NEAR FALL 3 - N3 - 3 points – Awarded after the offensive wrestler holds the defensive wrestler within near fall criteria for five or more seconds in a row, instead of the two point near fall. Also awarded when the match is stopped due to the defensive wrestler being injured and/or screaming out to stop the match (unethical unless they are really injured) after being held within two point near fall criteria (2-4 count by the referee), instead of the 2 point near fall. Defense on Back Longer.

NEAR FALL 4 - N4 - 4 points – Awarded when the match is stopped due to the defensive wrestler being injured and/or screaming out to stop the match (unethical unless they are really injured) after being held within near fall criteria for five or more seconds in a row, instead of the 3 point near fall. Defense on their Back Longer and Are Injured.

PENALTY POINTS - P1 or P2 - 1 or 2 points - A wrestler in any of the three scoring positions can earn one or two penalty points when their opponent breaks the rules of wrestling. These rules include no stalling (one stall warning “S” is given before penalizing for stalling), no swearing, kicking, scratching, biting, hitting, body slamming an opponent to the mat, bending any body part beyond its normal range of motion (the referee will try to stop these situations as “potentially dangerous” before someone is injured), or using holds from the illegal holds’ list. On the penalty chart, any first penalty is 1 point. Any second penalty is 1 point. Any third penalty is 2 points. Any fourth penalty is disqualification. Unsportsmanlike conduct and flagrant misconduct can lead to immediate disqualification.

LOCKED HANDS PENALTY - A wrestler in the neutral position or defensive position can lock hands around the torso or both legs of the opponent. But it is a penalty for the offensive wrestler to lock hands (except cradles) around the torso or both legs of the defensive wrestler unless the opponent is standing on their feet or within a near fall count. Overlapping fingers is considered locked hands by the referee.

LOCKED HANDS AROUND THE HEAD PENALTY - It is a penalty from any of the three scoring positions to lock hands around the opponent’s head without an arm or leg included. You must also allow your opponent to breath in a headlock or the referee can stop it as potentially dangerous.

CAUTION and CAUTION POINT - C and C1 - 0 and 1 point - A wrestler in any of the three scoring positions can earn one caution point from the opponent’s third caution on for each time the opponent is cautioned by the referee for starting too quick before the whistle OR by lining up incorrectly when starting from referee’s position or from on the feet. A wrestler is allowed two cautions before the C1 penalty points begin. Also caution points are separate from penalty points and do not count on the penalty chart towards disqualification. Scored C, C, C1, C1, C1, etc.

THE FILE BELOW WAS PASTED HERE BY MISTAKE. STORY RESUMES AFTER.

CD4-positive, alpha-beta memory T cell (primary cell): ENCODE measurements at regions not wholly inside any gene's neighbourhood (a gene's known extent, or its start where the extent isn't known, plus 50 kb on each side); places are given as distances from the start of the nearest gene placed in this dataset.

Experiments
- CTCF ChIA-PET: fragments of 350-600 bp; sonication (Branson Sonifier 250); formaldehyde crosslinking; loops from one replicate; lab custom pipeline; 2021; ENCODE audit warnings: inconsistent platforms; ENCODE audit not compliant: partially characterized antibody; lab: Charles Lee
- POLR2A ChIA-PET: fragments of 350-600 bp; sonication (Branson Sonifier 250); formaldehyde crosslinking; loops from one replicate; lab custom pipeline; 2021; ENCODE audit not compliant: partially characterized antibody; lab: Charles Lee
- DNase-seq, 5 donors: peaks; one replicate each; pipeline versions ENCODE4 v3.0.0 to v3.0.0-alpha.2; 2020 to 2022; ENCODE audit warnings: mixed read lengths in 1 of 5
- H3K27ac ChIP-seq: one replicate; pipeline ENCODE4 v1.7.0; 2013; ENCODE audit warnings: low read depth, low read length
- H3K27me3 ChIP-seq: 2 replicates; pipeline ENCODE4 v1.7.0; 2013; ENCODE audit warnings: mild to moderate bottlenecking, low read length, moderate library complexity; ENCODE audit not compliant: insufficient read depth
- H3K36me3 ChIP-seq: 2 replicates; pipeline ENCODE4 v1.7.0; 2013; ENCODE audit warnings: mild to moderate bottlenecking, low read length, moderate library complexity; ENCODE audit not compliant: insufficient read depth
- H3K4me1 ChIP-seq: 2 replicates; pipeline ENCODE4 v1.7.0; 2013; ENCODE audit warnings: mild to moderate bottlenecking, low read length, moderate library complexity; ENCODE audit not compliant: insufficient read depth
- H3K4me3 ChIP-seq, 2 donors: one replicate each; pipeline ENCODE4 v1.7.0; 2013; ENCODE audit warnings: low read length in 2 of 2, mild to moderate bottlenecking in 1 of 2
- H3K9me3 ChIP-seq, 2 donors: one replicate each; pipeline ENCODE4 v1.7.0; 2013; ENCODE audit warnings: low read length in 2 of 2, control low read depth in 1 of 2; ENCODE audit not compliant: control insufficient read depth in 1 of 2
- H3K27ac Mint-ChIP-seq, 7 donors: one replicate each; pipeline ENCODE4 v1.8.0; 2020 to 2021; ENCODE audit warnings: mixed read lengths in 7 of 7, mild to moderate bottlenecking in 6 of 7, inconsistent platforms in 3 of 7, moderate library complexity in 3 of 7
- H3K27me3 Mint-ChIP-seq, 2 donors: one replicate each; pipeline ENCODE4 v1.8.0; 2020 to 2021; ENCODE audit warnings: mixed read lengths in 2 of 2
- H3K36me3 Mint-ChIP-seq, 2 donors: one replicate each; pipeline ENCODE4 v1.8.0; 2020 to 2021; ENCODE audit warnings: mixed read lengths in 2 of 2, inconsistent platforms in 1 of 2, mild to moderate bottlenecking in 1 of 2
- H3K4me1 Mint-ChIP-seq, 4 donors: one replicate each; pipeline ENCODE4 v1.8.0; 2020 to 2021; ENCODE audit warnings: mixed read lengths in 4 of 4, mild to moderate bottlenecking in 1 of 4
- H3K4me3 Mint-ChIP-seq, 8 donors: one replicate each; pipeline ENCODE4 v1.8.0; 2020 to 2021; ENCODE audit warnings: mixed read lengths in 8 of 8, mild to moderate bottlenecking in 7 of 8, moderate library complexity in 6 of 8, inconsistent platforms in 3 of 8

Team points scored depend on the margin of victory of each match and are scored after each match is completed.

FALLOR PIN - 6 team points - Awarded to the team whose wrestler holds both of the opponent’s scapulas to the mat for two consecutive seconds in high school and one second in college. The match is over as soon as the fall occurs, and the one who is pinned loses automatically even though they may have been way ahead in match points at the time. The referee slaps the mat when a fall occurs. You can pin or be pinned in any of the three scoring positions.

TECHNICAL FALL - 5 team points - Awarded to the team whose wrestler has scored 15 match points more than the opponent has scored. The match is stopped as soon as the 15 point margin is achieved, except in a pinning situation where the referee will allow the offensive wrestler to try to score the fall. In college only, the winning wrestler has to have scored near fall points during the match to receive the technical fall team points. If no near fall points were scored, this 15-point-margin-win would be a major decision.

MAJOR DECISION - 4 team points - Awarded to the team whose wrestler wins by a margin of 8-14 match points more than the opponent has scored. Also in college, a 15-point-margin-win with no near fall points.

REGULAR DECISION - 3 team points - Awarded to the team whose wrestler wins by a margin of 1-7 match points more than the opponent has scored.

DRAW OR TIE - There are no more ties in wrestling as the match will be decided by sudden victory overtime from the feet and/or by tie breakers from referee’s position.

DISQUALIFICATION - 6 team points - A wrestler wins a match by disqualification when the opponent is disqualified from the match because of too many penalties OR when a wrestler is illegally injured by an opponent’s illegal hold and cannot continue wrestling. If you were injured by an opponent’s illegal hold (not a technical violation like locking hands or grabbing the uniform), you will win the match by DQ. It will not do a wrestler any good to intentionally try to injure an opponent because they will lose.